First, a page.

Sailboat racing in Gloucester had long since evolved from the elegant fishing schooners charging back from the Grand Banks into active one-design racing under the organization of the Cape Ann, East Gloucester and Gloucester Yacht Clubs when the occasion of Gloucester's 300th anniversary was celebrated in 1923.

A long-time resident of Eastern Point, Jonathan Raymond, was called upon by the city to organize a series of schooner races as part of the festivities. Coming on the heels of a lull in sailing activity due to World War I, these races inspired such enthusiasm that Raymond and several other Eastern Pointers convened on September 9 to discuss the birth of the Eastern Point Yacht Club.

The following summer of 1924 saw the Club opening with, a race around Gloucester harbor on June 28th, the Raymond's bathhouse- just north of the Club's present home- serving as its quarters, and John Greenough as our first commodore. It was fitting that the first activity of the club would be a race as sailboat racing was- and has always been at the center of the Club's existence. The Sonder- a German Scow- and the Midget- designed for racing in Gloucester Harbor- were the club's first one-design classes, joined shortly by the Triangle and the Cape Cod Knockabout for the junior sailors. By 1930, the Club's success necessitated a move to Rockmere Cottage at the north end of Niles Beach. Junior members Jonathan Raymond Jr., Robert Elwell, and Peter Gamage won the Curtis Cup and went on to a second place finish in the Sears Cup- emblematic of the North American junior championship- in 1934, and won the Prince of Wales Bowl two years later. The membership swelled to 130 members in the mid-thirties with 44 racing boats in five different classes and thirteen other boats. World War II caused another temporary lull, but in 1945, the yacht clubs of the North Shore chose a C. Raymond Hunt designed boat, the 210, as its new racing standard. This boat was to become the most pervasive class in club history as the Triangle died out and others such as the 110 came and went.

The Club was again in search of new quarters when the Clay property overlooking Lighthouse Cove and Dog Bar Breakwater became available and we decided to move in 1951 to this- our present location. The combination of a protected anchorage, immediate access to the ocean, and one of the original eleven cottages built on Eastern Point in 1888- at the time one of the most expensive on Cape Ann- made for perhaps the perfect Yacht Club location. The house was modified for Club use; a building for the use of juniors was added, and a swimming pool took the place of the clay tennis court. Dorothy Clay continued to summer at the Club until her death in the late eighties.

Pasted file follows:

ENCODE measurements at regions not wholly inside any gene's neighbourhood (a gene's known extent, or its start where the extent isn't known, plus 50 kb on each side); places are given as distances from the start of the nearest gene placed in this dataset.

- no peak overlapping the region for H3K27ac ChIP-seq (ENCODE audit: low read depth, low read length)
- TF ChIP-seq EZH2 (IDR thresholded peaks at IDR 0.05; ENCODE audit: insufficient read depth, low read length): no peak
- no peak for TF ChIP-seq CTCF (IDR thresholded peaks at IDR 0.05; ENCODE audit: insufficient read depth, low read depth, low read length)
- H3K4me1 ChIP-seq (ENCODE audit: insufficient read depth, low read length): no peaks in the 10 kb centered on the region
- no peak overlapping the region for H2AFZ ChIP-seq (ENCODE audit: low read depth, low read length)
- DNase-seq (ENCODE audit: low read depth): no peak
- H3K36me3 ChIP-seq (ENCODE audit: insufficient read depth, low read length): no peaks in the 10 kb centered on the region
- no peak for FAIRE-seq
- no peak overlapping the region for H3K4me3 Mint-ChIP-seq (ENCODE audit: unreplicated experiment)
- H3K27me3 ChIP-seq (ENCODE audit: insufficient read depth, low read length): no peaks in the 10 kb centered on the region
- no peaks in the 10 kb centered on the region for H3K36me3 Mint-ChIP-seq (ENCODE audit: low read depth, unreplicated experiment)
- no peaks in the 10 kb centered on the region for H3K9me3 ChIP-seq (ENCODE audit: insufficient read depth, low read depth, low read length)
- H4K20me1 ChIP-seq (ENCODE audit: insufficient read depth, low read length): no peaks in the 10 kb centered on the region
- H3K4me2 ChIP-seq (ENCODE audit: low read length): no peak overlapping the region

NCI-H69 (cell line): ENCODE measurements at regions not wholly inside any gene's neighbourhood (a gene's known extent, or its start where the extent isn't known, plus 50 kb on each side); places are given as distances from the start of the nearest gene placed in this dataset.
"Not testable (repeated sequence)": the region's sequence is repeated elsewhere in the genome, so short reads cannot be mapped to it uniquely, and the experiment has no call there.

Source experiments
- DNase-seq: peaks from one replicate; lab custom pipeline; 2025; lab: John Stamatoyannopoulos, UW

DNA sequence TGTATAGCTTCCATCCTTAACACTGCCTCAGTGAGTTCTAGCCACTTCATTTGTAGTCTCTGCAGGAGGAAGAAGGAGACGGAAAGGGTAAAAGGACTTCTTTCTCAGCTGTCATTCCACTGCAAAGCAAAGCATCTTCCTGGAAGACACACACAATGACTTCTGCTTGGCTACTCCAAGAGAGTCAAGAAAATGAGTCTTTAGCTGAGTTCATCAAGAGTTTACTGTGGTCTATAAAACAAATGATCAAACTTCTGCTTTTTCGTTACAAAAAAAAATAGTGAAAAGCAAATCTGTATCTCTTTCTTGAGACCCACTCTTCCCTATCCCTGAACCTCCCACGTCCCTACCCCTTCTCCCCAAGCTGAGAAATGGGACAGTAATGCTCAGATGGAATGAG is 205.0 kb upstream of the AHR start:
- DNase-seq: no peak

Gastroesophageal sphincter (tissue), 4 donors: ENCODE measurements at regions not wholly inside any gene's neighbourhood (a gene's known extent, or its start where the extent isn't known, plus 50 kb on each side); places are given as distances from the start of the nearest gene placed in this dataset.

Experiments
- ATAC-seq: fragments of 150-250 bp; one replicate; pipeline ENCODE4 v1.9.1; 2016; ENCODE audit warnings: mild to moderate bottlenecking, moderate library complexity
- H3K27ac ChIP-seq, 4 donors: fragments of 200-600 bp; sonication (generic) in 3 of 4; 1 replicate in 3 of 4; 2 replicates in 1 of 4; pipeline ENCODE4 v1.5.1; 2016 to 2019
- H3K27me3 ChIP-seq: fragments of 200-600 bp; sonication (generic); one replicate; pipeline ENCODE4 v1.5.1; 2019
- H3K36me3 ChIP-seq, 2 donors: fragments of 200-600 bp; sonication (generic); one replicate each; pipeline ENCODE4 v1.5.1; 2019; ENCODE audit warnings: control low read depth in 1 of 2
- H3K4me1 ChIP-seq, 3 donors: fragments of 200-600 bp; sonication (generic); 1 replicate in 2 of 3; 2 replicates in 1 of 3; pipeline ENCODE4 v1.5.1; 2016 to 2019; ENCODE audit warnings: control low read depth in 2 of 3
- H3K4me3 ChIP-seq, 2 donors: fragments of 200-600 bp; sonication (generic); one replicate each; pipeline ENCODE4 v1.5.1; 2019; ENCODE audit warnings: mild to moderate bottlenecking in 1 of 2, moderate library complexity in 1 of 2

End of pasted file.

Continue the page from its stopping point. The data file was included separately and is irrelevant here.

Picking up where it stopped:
Bill Morris had been employed by the Clays as their caretaker and was retained by the Club after the transition. He took on the responsibility of running races and maintaining floats, moorings, and dinghies until his retirement after the 1980 season. Jim Whalen had served in a similar capacity prior to the move and for a long time after his retirement, he made the trip to the Club twice daily to fire the gun and see that morning and evening colors were made as they should be. Jim died at the age of 98 in 1970.

In the years since, the Club has evolved significantly, while some things have stayed as constant as the sweeping beacon of the Lighthouse. The membership is no longer predominantly made up of Eastern Point residents, and the junior program is truly a community affair. Although the size of the membership shrank in the late seventies and early eighties, racing continued to be the life-blood of the Club. Twenty 210s would battle on the water and enliven the porch when they returned to shore. The National Championships were twice held at the Club, in 1985, and again in 1993. The strength of the cruising class swelled the membership to its current levels as the 210s were joined by the Rhodes 19 class. In the early nineties, our 210 fleet was the most modern in the country but now is struggling for its existence. Recently, the Club hosted 300 young sailors for the 1997 Mass Bay Sailing Junior Championships.

A general modernization of the Club has prepared it for the journey into the next century. Extensive work to the ground floor, pool area, an expansive porch added on to the ocean-facing side of the clubhouse, and further re-working of its insides were completed prior to the 1997 season. The Club is a weekend home-away-from-home for many and more so than ever, it looks the part: The Club is filled with a refreshing enthusiasm reminiscent of that September in 1923, which we must carry forward. With an eye towards the future, and feet rooted in our past, success is assured.

The club now needed a longer season. To help towards that goal, more major renovations were completed in 2003 - 2004. Adding a heating and air-conditioning systems throughout the building helped extend the season of a few more weeks.      BTR/DLR Jr.

Jack Mehlman and crew winner of first race basis of Founder's Day Regatta. Jack is at the helm.

New Clubhouse 1930